Hexa-arginine enhanced uptake and residualization of selective high affinity ligands by Raji lymphoma cells

Rod Balhorn, Saphon Hok, Sally DeNardo, Arutselvan Natarajan, Gary Mirick, Michele Corzett, Gerald L Denardo

Research output: Contribution to journalArticle

3 Scopus citations

Abstract

Background: A variety of arginine-rich peptide sequences similar to those found in viral proteins have been conjugated to other molecules to facilitate their transport into the cytoplasm and nucleus of targeted cells. The selective high affinity ligand (SHAL) (DvLPBaPPP)2LLDo, which was developed to bind only to cells expressing HLA-DR10, has been conjugated to one of these peptide transduction domains, hexa-arginine, to assess the impact of the peptide on SHAL uptake and internalization by Raji cells, a B-cell lymphoma. Results: An analog of the SHAL (DvLPBaPPP)2LLDo containing a hexa-arginine peptide was created by adding six D-arginine residues sequentially to a lysine inserted in the SHAL's linker. SHAL binding, internalization and residualization by Raji cells expressing HLA-DR10 were examined using whole cell binding assays and confocal microscopy. Raji cells were observed to bind two fold more 111In-labeled hexa-arginine SHAL analog than Raji cells treated with the parent SHAL. Three fold more hexa-arginine SHAL remained associated with the Raji cells after washing, suggesting that the peptide also enhanced residualization of the 111In transported into cells. Confocal microscopy showed both SHALs localized in the cytoplasm of Raji cells, whereas a fraction of the hexa-arginine SHAL localized in the nucleus. Conclusion: The incorporation of a hexa-D-arginine peptide into the linker of the SHAL (DvLPBaPPP)2LLDo enhanced both the uptake and residualization of the SHAL analog by Raji cells. In contrast to the abundant cell surface binding observed with Lym-1 antibody, the majority of (DvLPBaPPP)2LArg6AcLLDo and the parent SHAL were internalized. Some of the internalized hexa-arginine SHAL analog was also associated with the nucleus. These results demonstrate that several important SHAL properties, including uptake, internalization, retention and possibly intracellular distribution, can be enhanced or modified by conjugating the SHALs to a short polypeptide.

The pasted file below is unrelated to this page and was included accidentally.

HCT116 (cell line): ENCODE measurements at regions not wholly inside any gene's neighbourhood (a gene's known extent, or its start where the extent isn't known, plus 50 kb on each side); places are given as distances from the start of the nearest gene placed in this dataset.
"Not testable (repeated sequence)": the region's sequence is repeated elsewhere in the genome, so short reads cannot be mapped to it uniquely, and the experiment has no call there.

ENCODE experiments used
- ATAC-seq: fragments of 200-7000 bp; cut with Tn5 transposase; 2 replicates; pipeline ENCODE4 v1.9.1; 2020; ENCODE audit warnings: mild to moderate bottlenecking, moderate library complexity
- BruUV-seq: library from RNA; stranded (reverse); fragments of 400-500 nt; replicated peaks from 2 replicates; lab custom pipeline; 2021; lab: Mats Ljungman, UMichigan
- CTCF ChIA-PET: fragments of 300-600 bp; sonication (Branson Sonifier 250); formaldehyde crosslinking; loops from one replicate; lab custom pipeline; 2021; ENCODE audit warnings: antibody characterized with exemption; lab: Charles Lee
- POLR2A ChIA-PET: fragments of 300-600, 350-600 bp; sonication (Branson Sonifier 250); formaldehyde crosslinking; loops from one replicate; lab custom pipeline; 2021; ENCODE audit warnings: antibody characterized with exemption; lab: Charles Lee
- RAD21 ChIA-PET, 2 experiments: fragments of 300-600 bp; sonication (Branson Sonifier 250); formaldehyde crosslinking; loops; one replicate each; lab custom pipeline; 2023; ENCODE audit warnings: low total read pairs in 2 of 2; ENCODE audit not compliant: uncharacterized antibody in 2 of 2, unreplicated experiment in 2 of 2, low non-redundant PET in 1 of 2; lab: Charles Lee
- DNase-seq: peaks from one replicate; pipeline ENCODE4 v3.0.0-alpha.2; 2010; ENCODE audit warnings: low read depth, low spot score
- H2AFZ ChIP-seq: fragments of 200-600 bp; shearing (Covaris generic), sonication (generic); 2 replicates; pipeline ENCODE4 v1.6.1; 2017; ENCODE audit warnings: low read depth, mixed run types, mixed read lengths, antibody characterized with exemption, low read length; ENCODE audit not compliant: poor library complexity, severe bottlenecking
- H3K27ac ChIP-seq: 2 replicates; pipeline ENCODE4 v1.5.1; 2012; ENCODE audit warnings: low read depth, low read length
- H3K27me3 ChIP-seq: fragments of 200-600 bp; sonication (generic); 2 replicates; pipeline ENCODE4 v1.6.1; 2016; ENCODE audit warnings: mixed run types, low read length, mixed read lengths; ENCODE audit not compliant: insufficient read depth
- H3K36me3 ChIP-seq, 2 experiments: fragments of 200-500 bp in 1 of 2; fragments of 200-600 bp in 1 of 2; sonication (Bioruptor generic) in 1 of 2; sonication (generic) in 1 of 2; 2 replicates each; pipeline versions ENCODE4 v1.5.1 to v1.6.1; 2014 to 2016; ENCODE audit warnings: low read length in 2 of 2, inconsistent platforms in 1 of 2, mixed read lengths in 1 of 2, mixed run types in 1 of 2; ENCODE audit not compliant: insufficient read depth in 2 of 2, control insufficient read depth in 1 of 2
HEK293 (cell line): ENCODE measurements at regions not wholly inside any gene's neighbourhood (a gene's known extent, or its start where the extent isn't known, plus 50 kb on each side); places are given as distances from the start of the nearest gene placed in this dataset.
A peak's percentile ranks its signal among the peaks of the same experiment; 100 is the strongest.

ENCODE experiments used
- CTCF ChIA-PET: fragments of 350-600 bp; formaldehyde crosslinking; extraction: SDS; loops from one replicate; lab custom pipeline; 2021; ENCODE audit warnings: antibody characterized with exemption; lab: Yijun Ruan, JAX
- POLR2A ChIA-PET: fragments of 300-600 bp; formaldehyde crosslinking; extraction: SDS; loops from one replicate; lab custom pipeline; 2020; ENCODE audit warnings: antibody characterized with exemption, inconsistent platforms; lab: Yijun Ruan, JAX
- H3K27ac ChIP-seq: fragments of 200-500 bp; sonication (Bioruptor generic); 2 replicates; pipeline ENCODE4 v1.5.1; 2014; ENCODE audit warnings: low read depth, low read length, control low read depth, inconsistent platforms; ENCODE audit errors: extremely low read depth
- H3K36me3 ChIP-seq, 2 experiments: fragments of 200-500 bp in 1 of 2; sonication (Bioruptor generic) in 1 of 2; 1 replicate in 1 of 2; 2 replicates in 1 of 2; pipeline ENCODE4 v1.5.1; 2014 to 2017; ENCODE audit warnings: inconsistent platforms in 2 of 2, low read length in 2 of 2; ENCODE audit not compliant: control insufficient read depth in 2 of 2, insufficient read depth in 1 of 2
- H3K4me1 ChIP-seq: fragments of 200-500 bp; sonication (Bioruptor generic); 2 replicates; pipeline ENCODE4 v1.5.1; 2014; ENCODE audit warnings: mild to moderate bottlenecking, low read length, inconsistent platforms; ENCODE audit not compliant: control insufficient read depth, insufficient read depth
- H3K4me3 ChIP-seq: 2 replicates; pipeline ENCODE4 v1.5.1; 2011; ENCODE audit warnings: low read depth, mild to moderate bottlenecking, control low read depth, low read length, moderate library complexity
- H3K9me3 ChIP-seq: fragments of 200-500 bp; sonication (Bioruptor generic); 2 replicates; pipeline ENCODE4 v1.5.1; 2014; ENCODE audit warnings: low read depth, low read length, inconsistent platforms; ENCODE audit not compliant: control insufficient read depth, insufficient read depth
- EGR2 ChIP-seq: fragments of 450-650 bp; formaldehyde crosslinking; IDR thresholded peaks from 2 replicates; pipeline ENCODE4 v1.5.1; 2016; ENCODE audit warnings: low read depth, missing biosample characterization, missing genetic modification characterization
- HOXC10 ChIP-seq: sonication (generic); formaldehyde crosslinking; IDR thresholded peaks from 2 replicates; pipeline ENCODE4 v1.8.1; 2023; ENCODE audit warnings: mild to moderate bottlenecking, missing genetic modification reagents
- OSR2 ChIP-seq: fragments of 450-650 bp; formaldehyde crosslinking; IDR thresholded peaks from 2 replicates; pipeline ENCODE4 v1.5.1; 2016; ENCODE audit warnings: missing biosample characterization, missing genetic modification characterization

Original languageEnglish (US)
Article number25
JournalMolecular Cancer
Volume8
DOIs
StatePublished - Apr 22 2009

ASJC Scopus subject areas

  • Cancer Research
  • Molecular Medicine
  • Oncology

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